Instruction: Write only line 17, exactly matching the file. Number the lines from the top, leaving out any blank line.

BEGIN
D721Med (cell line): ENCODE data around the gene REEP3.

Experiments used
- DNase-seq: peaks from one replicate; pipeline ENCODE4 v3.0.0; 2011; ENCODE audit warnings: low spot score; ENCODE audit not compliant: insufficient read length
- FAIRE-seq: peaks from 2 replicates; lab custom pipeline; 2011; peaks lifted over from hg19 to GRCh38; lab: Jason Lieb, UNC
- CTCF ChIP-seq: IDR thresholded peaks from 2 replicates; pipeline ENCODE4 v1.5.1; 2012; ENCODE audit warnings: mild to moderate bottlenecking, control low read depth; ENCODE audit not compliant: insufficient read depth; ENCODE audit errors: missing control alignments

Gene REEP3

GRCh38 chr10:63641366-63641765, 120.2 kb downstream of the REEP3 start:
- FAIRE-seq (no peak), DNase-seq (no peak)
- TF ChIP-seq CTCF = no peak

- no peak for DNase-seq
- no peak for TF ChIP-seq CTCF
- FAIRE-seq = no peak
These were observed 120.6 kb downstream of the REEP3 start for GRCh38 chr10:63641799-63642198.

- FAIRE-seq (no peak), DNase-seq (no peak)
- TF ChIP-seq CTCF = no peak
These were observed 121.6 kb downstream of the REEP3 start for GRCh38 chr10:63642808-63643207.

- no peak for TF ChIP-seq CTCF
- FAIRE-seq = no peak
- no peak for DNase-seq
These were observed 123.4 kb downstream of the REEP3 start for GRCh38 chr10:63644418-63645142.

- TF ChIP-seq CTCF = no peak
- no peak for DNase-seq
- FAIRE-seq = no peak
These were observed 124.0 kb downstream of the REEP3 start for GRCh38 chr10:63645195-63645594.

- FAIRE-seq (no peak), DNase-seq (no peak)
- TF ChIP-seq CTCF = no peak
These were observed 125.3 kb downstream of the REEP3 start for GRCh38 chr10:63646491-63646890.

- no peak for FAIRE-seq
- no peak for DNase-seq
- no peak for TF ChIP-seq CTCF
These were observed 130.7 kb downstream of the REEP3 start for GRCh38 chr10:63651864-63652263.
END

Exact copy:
- no peak for TF ChIP-seq CTCF